To Keep STAR Tax Break, You'll Need to Reapply by Dec. 31
ALBANY More than 2.6 million New York property taxpayers who receive the School Tax Relief exemption will soon have to reapply for the benefits as part of a massive state undertaking to root out fraud in the $1.9 billion system.
In the coming weeks, homeowners will receive a letter instructing them to reapply for the STAR program online or by phone by Dec. 31. People will need to verify their salaries, Social Security numbers and primary residence.
The initiative, approved as part of the state budget last March, will seek to stop some property owners from claiming the tax breaks on multiple homes. An audit in March found widespread abuse of the STAR program, and the state is hoping to save at least $1 million a year from the new system.
"By the state having a role in confirming that each homeowner receives only one STAR exemption and that it's on their primary residence, we can ensure that fraud and waste are eliminated," said Geoffrey Gloak, a spokesman for the state Department of Taxation and Finance. Gloak says this is the first time in 15 years that such a request for reapplication has been made.
Enacted in 1998, the STAR program provides a partial exemption from school taxes for most homeowners with incomes less than $500,000 on their primary residence. The state's enhanced STAR program provides an additional benefit for senior citizens.
The registration will not affect this year's tax bills, nor will it affect enhanced STAR. Seniors are required to register every year to receive the enhanced STAR exemption. About 650,000 seniors receive enhance STAR, costing the state about $840 million.
New York has among the highest property taxes in the nation, and the program funded by the state aims to blunt some of the pain. In 2011, homeowners saved on average $641 through STAR and $1,205 for enhanced STAR.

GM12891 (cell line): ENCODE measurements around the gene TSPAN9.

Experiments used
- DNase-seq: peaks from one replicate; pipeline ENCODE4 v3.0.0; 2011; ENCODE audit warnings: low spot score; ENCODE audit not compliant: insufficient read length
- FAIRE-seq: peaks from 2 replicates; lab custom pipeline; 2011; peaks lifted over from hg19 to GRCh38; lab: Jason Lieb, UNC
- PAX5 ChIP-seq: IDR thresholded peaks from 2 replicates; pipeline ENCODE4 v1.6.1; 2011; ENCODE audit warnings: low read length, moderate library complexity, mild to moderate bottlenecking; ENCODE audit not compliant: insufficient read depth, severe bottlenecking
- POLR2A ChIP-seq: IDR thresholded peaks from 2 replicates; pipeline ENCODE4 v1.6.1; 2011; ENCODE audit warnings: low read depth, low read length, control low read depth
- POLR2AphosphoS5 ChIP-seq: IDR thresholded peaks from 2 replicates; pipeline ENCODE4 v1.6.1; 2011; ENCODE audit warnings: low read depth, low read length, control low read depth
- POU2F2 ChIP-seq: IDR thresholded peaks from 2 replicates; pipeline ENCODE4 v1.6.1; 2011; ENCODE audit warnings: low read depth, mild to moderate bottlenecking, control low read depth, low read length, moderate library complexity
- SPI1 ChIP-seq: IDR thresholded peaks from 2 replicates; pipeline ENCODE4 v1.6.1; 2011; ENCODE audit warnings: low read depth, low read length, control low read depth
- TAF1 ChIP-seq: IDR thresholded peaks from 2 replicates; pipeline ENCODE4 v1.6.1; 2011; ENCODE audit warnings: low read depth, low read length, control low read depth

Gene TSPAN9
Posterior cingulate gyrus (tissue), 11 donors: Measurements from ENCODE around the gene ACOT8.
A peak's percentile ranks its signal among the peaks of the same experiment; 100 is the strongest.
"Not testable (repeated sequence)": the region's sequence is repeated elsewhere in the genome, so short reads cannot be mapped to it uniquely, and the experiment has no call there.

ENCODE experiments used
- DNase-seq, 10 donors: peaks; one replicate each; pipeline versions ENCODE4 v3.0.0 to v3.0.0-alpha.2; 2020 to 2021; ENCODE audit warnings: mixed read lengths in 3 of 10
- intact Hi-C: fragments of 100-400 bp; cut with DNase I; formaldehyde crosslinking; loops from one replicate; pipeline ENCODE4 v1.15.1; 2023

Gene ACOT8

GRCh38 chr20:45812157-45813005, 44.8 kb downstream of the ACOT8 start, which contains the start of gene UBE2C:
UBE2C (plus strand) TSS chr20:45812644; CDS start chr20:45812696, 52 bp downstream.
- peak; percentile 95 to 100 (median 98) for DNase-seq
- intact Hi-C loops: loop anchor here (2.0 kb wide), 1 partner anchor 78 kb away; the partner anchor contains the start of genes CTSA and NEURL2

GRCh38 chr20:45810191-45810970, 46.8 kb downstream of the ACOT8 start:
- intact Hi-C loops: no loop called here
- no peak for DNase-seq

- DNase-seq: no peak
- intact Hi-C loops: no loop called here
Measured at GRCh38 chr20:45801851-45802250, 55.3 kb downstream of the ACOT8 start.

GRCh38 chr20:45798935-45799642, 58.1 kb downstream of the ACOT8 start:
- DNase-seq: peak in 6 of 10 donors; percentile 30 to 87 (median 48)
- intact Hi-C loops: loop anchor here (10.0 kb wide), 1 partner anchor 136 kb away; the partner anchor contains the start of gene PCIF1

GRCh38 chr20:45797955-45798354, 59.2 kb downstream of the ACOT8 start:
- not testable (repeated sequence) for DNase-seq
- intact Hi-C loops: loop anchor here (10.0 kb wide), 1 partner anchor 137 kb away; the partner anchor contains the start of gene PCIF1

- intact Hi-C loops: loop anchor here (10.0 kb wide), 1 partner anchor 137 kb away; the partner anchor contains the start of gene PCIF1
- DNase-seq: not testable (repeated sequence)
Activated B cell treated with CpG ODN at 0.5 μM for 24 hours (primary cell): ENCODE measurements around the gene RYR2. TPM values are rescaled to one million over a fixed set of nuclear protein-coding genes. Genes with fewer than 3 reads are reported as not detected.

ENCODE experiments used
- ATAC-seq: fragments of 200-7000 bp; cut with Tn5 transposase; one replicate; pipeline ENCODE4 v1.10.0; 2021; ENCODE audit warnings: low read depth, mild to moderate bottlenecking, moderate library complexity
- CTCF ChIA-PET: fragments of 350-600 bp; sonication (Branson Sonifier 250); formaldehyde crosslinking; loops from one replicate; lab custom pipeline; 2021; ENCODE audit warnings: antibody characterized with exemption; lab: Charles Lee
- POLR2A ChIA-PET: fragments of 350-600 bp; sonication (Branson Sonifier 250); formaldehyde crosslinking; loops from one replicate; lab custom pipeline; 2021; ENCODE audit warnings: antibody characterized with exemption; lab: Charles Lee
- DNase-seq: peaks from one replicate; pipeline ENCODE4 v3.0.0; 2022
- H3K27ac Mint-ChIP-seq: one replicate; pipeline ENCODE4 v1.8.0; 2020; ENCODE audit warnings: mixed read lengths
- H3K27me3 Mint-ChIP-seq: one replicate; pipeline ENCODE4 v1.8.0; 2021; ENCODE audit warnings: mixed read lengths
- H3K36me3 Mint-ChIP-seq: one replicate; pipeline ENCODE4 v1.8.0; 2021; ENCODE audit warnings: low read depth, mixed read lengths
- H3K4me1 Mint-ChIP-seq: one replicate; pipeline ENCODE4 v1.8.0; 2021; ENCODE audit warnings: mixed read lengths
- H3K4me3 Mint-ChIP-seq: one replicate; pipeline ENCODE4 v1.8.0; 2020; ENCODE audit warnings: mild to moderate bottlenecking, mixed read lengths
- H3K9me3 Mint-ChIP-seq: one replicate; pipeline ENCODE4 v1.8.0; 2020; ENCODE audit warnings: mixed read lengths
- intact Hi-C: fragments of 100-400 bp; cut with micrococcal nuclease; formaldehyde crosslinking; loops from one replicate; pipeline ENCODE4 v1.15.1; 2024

But in order to ensure the continuation of the tax break, homeowners will need to fill out the new application. Otherwise, the state will notify local assessors to strip taxpayers of their STAR benefits when school-tax bills go out in fall 2014.
If people miss the deadline, there will be an appeals process, but it could be laborious and require STAR tax breaks to be refunded to people after the full tax bill is already paid.
Local assessors said they expect an influx of calls and concerns from taxpayers about the new registration process - even though it's being run by the state.
"We're just going to have to wait and see how all it plays out," said Stephen Robson, the assessor in the Town of Pittsford, Monroe County. "The fact that the people who have STAR are used to contacting their local assessor's office is where the hitch is going to be."
Edye McCarthy, the assessor in Greenburgh, Westchester County, said she's bracing for angry phone calls when people miss the deadline and then get hit with a higher bill.
"They are not going to realize it until they get their tax bills, and that's going to be the fun time," she said.
The new registration for basic STAR will only be for one year, but new property owners will have to go through the process in future years, as well as file with the local assessor's office. The state is also toughening penalties for fraudulent STAR claims.
The state tax department plans a series of outreach events across the state to aware people of the new requirement, such as attending public meetings and hosting a tent at the State Fair in Syracuse.
The state has tightened eligibility for the STAR program in recent years. In 2011, the growth in STAR exemptions was limited to 2 percent a year. A year earlier, it was limited to those earning $500,000 or less.
An audit from Comptroller Thomas DiNapoli in March found that the program had duplicate and improper exemptions for property owners. He said the state lost out on $13 million during the 2010-11 fiscal year and potentially $73 million by 2016.
The problem, DiNapoli said, is that local governments can be lax in their oversight. Also, assessors have no simple way of knowing if a homeowner is claiming the tax breaks in two locations.
The new initiative will allow the state tax department to use Social Security numbers to determine if homeowners are getting more than one STAR benefit, Gloak said.
"The reason this is necessary is because local assessors don't have access to what the other 1,000 assessors in the state are doing, in terms of granting STAR exemptions," Gloak said.
The official details of the program are to be released later this month.
If you have questions about the new registration program, call (518) 457-2036